Tuesday, April 21, 2009

Explain Your Answer

Picture drawing a straight line over another straight line. If your line is a little off course and you don’t correct it, it will never match the original line. You need to make your correction at the beginning or the distance between the two lines will only get larger.

I know it is important that our students get the right answer but sometimes it is just as important to know how they arrived at the wrong answer. I tell my students that they will get credit if they can show me how they arrived at the wrong answer. They might have read something in the textbook or their notes that they misunderstood. By explaining to me how they got their answer, I am able to find out their misdirection and correct it. I think too many teachers just mark an answer wrong, give a grade, and move on. If we don’t correct the student’s misunderstanding, this will set them up to go further off course later on down the road.

Sometimes I will find the textbook has some errors and I don’t catch it. Then when I give a test that comes with the textbook and the student gets the wrong answer, either the answer key is wrong or some part of the textbook is incorrect. That is why I ask the students to show me how they got their answer. If there is an error (no matter who’s error it is), it needs to be corrected.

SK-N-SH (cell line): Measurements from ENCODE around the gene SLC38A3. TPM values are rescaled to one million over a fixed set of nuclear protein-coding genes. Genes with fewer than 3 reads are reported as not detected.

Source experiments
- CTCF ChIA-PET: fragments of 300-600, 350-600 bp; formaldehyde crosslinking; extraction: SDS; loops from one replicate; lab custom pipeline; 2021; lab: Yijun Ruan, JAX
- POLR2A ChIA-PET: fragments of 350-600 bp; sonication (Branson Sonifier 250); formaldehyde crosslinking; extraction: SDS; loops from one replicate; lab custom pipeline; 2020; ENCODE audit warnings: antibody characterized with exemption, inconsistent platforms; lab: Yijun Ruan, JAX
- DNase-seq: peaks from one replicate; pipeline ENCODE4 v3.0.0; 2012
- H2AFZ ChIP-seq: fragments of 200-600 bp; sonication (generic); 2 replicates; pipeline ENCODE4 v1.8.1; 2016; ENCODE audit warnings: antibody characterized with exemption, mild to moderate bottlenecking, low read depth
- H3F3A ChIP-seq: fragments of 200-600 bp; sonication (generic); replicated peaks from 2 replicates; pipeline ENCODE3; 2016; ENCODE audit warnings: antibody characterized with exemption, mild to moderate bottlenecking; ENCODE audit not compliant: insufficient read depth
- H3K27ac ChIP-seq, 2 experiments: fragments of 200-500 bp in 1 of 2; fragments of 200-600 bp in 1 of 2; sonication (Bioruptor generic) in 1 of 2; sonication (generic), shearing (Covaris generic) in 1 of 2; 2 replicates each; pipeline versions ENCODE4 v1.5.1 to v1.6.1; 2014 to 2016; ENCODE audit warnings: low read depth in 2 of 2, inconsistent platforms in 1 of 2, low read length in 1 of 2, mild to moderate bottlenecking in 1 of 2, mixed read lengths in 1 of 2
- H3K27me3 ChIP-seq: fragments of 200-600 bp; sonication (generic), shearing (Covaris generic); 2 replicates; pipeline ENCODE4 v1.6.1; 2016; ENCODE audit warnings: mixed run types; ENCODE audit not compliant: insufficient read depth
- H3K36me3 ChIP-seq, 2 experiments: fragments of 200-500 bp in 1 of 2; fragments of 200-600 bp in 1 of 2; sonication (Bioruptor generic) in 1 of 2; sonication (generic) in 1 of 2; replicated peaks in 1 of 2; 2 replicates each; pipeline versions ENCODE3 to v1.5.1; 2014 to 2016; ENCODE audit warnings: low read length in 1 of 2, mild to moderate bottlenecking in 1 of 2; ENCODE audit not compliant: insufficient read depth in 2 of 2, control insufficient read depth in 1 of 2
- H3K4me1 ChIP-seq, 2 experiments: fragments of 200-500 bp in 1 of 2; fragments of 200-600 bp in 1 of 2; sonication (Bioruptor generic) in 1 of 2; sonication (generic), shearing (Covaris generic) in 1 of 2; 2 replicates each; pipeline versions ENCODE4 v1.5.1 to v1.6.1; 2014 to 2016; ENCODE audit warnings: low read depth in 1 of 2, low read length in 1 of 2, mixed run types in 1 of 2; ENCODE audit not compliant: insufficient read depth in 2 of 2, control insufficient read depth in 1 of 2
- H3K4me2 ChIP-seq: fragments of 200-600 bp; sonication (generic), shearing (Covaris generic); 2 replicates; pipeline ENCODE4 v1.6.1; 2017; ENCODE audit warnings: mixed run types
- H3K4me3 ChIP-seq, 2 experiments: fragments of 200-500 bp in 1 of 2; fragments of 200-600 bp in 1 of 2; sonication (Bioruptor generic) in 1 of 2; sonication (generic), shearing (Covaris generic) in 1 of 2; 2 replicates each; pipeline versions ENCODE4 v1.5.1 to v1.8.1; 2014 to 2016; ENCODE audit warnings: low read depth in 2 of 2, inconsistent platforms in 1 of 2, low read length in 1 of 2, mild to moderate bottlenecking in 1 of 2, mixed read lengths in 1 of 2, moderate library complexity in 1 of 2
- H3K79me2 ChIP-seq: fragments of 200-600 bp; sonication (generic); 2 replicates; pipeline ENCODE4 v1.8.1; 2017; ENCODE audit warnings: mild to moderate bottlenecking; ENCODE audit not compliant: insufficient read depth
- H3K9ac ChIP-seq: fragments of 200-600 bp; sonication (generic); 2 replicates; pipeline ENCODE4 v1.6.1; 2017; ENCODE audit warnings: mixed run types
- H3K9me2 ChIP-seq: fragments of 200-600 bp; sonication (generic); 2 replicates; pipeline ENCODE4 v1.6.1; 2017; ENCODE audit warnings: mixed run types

I have always heard that we all learn from our mistakes. But I feel we only learn how not to keep making the same mistakes if we learn why we made them in the first place. Otherwise we will keep making the same ones over and over again.

Errors are not terrors but learning from our mistakes is important in order to be successful in life. I hope my students get this message from me.

Original image: 'Lines and Curves' http://www.flickr.com/photos/43217080@N00/3016211949 by: Alfonso

7 comments:

Kauru Kamiya said...

Great idea. Never saw it that way. Thanks for the tip

Kobus van Wyk said...

If only all teachers will take the trouble to do this! So often they only leave a red mark which renders the assessment process worthless. I agree with you ... the final answer is of less importance than the process that was followed to find the answer. In the digital world, knowledge is available ... how to find it requires skill.

loonyhiker said...

Kaura: Glad you found it useful.

loonyhiker said...

Kobus: Nicely said! Thank you!

HappyChyck said...

Right on target! One of the hardest parts about teaching is troubleshooting where the thinking went wrong! It helps so much if students can articulate their process.

OKP said...

You are SO right! Thanks for reminding me.

loonyhiker said...

@HappyChyck It also cuts down on cheating if the students have to explain how they came up with the answer! :)